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HHS addresses U.S. maternal health crisis

HHS has awarded $65 million to health centers to help address the United States's increasingly high maternal mortality rate.
By admin
May 24, 2023, 8:58 AM

The Department of Health and Human Services (HHS), through the Health Resources and Services Administration (HRSA), has awarded more than $65 million to 35 HRSA-funded health centers to fund a variety of maternal health equity initiatives. 

The funding will be used to address the United States’ sky-high maternal mortality rates of 32.9 deaths per 100,000 live births.   

Maternal deaths occur at dramatically higher rates in the US compared other industrialized nations, and the risks are not evenly spread across the population. Black and American Indian/Alaskan Native mothers are two to three times more likely to die due to pregnancy-related complications compared to white mothers and are significantly more likely to experience infant mortality compared to other groups.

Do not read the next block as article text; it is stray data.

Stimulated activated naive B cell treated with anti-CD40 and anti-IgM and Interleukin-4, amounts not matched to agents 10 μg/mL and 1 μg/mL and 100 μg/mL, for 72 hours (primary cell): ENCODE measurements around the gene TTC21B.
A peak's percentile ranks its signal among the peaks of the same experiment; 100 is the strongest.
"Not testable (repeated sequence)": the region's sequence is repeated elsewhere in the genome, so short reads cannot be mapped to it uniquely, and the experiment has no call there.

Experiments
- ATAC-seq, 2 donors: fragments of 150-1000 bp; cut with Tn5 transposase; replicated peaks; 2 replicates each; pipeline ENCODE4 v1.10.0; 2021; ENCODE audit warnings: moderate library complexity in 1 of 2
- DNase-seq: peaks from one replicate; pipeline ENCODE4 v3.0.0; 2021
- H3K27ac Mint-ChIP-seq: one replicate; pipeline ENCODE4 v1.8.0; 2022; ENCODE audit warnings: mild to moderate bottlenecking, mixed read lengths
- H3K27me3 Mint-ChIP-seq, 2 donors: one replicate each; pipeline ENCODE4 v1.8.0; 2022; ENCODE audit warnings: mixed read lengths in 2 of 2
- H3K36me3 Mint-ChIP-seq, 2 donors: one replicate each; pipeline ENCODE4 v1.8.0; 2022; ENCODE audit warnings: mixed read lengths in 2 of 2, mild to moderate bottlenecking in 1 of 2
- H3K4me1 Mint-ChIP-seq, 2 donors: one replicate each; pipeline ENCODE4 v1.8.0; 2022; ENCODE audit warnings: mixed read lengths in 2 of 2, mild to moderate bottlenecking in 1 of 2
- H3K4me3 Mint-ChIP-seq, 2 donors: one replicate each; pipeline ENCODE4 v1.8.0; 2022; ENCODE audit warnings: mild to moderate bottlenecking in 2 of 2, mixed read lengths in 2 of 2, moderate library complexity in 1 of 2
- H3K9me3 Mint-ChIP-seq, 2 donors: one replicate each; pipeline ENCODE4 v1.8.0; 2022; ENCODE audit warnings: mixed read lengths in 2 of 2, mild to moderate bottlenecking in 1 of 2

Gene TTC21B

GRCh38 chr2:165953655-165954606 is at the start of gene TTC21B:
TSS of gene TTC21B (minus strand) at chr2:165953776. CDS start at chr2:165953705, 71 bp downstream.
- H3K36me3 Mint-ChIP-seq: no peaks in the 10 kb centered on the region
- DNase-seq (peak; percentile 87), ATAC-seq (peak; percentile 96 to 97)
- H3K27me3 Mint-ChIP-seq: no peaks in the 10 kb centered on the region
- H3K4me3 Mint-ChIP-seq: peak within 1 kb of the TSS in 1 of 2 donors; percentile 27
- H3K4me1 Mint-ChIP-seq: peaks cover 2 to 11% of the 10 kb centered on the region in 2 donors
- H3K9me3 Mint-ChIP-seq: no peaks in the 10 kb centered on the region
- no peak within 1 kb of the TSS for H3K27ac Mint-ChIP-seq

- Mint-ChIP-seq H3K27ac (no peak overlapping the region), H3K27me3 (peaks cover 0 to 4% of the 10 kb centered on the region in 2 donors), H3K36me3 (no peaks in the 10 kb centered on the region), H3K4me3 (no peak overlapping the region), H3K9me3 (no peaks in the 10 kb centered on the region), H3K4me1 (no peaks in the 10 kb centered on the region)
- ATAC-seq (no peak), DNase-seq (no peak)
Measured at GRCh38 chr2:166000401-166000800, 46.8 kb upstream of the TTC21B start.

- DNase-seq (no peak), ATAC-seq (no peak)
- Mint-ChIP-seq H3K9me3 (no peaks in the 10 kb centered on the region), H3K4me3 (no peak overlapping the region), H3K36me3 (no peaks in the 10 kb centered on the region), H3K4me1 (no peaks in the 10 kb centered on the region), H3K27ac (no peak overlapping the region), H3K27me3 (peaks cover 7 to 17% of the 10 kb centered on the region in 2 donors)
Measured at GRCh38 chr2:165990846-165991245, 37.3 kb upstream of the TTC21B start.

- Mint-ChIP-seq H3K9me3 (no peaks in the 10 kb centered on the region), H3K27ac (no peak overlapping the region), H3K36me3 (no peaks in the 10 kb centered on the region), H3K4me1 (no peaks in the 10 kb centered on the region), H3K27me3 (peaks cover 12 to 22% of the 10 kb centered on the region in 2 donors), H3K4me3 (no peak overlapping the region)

“We need bold solutions that recognize and respond to the unacceptable disparities in maternal health outcomes in this country,” said HRSA Administrator Carole Johnson. “Through this new funding, health centers will be able to tailor their response to the needs of their patients and communities and take action to save lives.” 

HRSA-funded community health centers provide prenatal care to more than half a million residents in under-resourced communities, including rural areas and other geographical regions with high scores on socioeconomic vulnerability indices.